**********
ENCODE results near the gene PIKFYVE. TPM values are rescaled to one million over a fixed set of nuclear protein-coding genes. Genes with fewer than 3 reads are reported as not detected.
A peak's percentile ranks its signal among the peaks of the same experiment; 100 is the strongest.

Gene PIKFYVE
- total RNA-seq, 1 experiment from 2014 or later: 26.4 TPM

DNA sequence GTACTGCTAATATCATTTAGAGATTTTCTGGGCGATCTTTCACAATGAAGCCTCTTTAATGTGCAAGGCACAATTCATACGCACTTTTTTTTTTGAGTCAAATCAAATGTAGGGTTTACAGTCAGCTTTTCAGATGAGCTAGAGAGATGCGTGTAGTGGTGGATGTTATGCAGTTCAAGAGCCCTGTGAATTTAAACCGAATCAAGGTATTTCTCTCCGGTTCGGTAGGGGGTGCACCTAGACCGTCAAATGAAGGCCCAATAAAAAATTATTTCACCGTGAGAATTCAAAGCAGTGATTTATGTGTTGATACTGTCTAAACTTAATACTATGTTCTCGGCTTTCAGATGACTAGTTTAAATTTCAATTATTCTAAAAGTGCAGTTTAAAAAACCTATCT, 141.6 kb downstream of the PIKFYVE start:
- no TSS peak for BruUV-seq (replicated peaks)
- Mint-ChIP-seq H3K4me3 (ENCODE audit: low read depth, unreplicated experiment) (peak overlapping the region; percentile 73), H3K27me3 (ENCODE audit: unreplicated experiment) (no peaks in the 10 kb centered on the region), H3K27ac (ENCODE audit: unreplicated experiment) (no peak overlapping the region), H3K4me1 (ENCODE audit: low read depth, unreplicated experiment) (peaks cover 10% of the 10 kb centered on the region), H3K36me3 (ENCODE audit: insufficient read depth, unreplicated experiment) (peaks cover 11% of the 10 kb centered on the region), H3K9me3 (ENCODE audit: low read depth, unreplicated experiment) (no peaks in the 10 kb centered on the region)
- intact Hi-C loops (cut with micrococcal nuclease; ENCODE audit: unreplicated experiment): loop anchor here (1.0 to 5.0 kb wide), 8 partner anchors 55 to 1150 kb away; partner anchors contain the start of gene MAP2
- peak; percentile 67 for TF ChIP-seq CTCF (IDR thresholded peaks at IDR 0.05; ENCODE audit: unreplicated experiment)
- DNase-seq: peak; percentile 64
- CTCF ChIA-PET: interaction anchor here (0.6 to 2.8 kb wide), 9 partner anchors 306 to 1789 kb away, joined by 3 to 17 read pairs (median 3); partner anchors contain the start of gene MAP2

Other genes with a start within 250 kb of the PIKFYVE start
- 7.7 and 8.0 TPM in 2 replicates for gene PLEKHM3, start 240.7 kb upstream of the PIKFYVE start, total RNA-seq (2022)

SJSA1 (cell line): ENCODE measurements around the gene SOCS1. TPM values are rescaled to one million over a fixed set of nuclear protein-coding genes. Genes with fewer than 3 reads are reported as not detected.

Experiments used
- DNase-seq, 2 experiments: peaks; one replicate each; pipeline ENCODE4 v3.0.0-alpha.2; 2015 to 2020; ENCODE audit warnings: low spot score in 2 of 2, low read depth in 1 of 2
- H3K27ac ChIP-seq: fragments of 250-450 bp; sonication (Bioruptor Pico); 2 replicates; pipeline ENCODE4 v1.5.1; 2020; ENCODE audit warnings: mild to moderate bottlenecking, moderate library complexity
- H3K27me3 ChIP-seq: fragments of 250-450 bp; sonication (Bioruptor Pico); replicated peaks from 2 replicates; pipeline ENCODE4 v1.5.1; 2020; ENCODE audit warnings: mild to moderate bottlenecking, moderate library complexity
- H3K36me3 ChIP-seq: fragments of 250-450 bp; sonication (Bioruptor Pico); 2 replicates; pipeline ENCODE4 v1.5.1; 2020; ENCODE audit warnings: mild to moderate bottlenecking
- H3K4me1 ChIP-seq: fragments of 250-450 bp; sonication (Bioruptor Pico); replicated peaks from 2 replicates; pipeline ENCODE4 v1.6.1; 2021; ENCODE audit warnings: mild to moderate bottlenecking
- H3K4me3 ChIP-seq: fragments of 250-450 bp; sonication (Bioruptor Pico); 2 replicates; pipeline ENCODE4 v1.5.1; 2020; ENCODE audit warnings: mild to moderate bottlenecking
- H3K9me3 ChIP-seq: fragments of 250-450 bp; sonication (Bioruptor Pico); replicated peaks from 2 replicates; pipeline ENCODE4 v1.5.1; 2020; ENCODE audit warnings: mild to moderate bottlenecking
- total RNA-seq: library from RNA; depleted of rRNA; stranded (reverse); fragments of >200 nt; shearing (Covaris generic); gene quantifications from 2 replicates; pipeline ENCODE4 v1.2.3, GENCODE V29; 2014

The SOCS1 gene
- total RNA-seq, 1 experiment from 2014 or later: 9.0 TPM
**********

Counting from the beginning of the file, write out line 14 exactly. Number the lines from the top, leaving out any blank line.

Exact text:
SJSA1 (cell line): ENCODE measurements around the gene SOCS1. TPM values are rescaled to one million over a fixed set of nuclear protein-coding genes. Genes with fewer than 3 reads are reported as not detected.